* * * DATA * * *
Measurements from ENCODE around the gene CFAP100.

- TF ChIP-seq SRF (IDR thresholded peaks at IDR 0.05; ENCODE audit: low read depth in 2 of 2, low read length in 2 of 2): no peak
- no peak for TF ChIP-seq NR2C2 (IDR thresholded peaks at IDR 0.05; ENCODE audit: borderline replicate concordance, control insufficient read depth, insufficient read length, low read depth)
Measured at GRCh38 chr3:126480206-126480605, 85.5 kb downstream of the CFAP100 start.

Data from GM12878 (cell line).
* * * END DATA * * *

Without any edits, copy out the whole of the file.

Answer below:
Measurements from ENCODE around the gene CFAP100.

- TF ChIP-seq SRF (IDR thresholded peaks at IDR 0.05; ENCODE audit: low read depth in 2 of 2, low read length in 2 of 2): no peak
- no peak for TF ChIP-seq NR2C2 (IDR thresholded peaks at IDR 0.05; ENCODE audit: borderline replicate concordance, control insufficient read depth, insufficient read length, low read depth)
Measured at GRCh38 chr3:126480206-126480605, 85.5 kb downstream of the CFAP100 start.

Data from GM12878 (cell line).